In patients without overt diabetes, glucose tolerance will be assessed by an oral glucose tolerance test, routinely performed at the outpatients clinic. The test will be performed in the morning after an overnight fast of at least 8 hours. Blood will be drawn via a catheter placed in an antecubital vein of one arm. Blood samples for the assessment of glucose, insulin, C-peptide, free fatty acids and growth hormone will be drawn at baseline as well as 30, 60, 90 and 120 minutes after ingestion of 75g glucose in a solution.

Concentrations of glucose, insulin and C-peptide will be used to derive parameters of insulin secretion and insulin sensitivity by mathematical modelling.





Primary Outcome Measures :
  1. Changes in hepatic energy metabolism [ Time Frame: before & 3,6,9, and 12 months after initiation of therapy ]
    The 31P-MRS examinations will be performed in a 7 T MR system (Siemens Healthcare, Erlangen, Germany) using a double-tuned (31P/1H) surface coil (Rapid Biomedical Ltd, Rimpar, Germany), with a diameter of 10 cm.


Secondary Outcome Measures :
  1. Changes in hepatic lipid content [ Time Frame: before, as well as 3,6,9 &12 months after initiation of therapy ]
    Hepatic lipid content will be assessed using localized single voxel 1H MRS as published by our study group. STEAM sequence (VOI= 3×3×3 cm3; TE= 30, 50, 70, 120 ms; NA= 4 for each TE) data acquisition will be performed during repetitive single breath holds. Hepatocellular lipid (HCL) content will be calculated from ration of summed area of methylene and methyl resonance to that of water following the individual spin-spin relaxation correction as per cent of total tissue MRS signal (water + methylene + methyl).


Other Outcome Measures:
  1. Changes in skeletal muscle energy metabolism [ Time Frame: before, as well as 3,6,9 and 12 months after initiation of therapy ]
    Resting-state ATP turnover will be measured using a ST experiment. The subjects will be lying in a supine position with the surface coil fixed underneath the right calf muscle. Baseline intramyocellular concentrations of phosphorous metabolites will be assessed based on T1 corrected partially relaxed baseline spectra (TR, 15 s; 16 averages). The exchange between γ-ATP and PCr (i.e., CK reaction), and between γ-ATP and Pi (i.e., ATP- synthesis) will be investigated.

  2. Changes in skeletal muscle lipid content [ Time Frame: before, as well as 3,6,9 and 12 months after initiation of therapy ]
    Intramyocellular lipid content will be assessed using localized single voxel 1H MRS as published by our studygroup[34]. STEAM sequence (VOI= 12x12x12 mm3; TE= 20 ms; TR= 4 sec, NA= 16) data acquisition will be performed in two volumes of interest positioned in soleus and tibialis anterior muscle. Separate spectra without water signal suppression (NA= 4) will be obtained from both muscle groups. Intramyocellular lipid content (IMCL) content will be calculated from ratio of area of methylene (1.25 ppm) to that of water following the individual spin-spin relaxation correction as per cent of tissue water MRS signal.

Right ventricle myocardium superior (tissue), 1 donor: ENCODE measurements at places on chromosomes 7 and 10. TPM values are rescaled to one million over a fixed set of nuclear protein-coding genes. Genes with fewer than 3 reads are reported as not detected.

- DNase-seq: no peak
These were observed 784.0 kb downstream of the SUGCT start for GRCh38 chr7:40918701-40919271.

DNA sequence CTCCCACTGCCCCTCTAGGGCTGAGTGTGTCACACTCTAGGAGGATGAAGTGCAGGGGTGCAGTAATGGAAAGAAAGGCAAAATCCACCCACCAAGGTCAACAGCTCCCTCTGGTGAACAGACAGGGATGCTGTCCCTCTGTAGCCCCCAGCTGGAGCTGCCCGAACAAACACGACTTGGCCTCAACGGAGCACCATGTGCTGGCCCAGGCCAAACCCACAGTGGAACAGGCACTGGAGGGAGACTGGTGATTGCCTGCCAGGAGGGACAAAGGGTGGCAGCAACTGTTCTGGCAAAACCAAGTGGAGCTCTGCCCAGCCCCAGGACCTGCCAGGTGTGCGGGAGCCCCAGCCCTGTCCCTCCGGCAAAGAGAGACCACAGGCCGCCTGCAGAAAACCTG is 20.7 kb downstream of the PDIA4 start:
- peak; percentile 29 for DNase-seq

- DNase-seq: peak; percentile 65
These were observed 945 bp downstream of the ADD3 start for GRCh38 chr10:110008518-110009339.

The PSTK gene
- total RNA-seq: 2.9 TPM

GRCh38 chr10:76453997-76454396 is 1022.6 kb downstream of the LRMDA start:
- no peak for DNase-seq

3. Changes in thyroid morphology [ Time Frame: before and 12 months after initiation of individual therapy ]
    In acromegalic patients thyroid morphology will be assessed at the outpatient clinic of the Division of Endocrinology and Metabolism, using standard ultrasound technique. Measurements will be performed by a well- experienced physician at baseline and at each follow up examination in an out-patient care setting.



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Ages Eligible for Study:   18 Years to 75 Years   (Adult, Older Adult)
Sexes Eligible for Study:   All
Accepts Healthy Volunteers:   Yes
Sampling Method:   Non-Probability Sample
Study Population
acromegalic patients and healthy controls matched for sex, age and body mass index
Criteria

Inclusion Criteria:

  • age between 18-75 years

Exclusion Criteria:

  • (known) overt diabetes mellitus
  • known coronary artery disease (history of myocardial infarction or angina pectoris)
  • acute or chronic (inflammatory, metabolic [hyperlipidemia, arterial hypertension, thyroid disorder]) disease (healthy controls)
  • intake of medication potentially affecting glucose or lipid metabolism
  • metal devices or other magnetic material in or on the subjects body which will be hazardous for NMR investigation [heart pacemaker, brain (aneurysm) clip, nerve stimulators, electrodes, ear implants, post coronary by-pass graft (epicardial pace wires), penile implants, colored contact lenses, patch to deliver medications through the skin, coiled spring intrauterine device, vascular filter for blood clots, orthodontic braces, shunt- spinal or ventricular, any metal implants (rods, joints, plates, pins, screws, nails, or clips without MR-authorization), embolization coil, or any metal fragments or shrapnel in the body].
  • tendency toward claustrophobia
  • severe liver disorders (plasma transaminases elevated > 3fold)
  • any acute inflammatory disease within 2 weeks prior the study
  • pregnancy
  • nursing
  • clinically relevant anemia

Information from the National Library of Medicine

To learn more about this study, you or your doctor may contact the study research staff using the contact information provided by the sponsor.

Please refer to this study by its ClinicalTrials.gov identifier (NCT number): NCT02115906


Contacts
Contact: Peter Wolf, MD 00431404004311 peter.wolf@meduniwien.ac.at

Locations
Austria
Medical University Of Vienna, Department of Internal Medicine III Recruiting
Vienna, Austria, 1090
Contact: Peter Wolf, MD    00431404004311    peter.wolf@meduniwien.ac.at   
Principal Investigator: Michael Krebs, MD, Prof         
Sponsors and Collaborators
Medical University of Vienna
Investigators
Principal Investigator: Michael Krebs, MD, Prof. Medical University of Vienna, Währinger Gürtel 18-20, 1090 Vienna, Austria

Publications:
Responsible Party: Prof. Dr. Michael Krebs, ao. Univ. Prof. Dr. med. univ., Medical University of Vienna
ClinicalTrials.gov Identifier: NCT02115906     History of Changes
Other Study ID Numbers: THIGHT_2
First Posted: April 16, 2014    Key Record Dates
Last Update Posted: September 27, 2016
Last Verified: September 2016

Additional relevant MeSH terms:
Acromegaly
Bone Diseases, Endocrine
Bone Diseases
Musculoskeletal Diseases
Hyperpituitarism
Pituitary Diseases
Hypothalamic Diseases
Brain Diseases
Central Nervous System Diseases
Nervous System Diseases
Endocrine System Diseases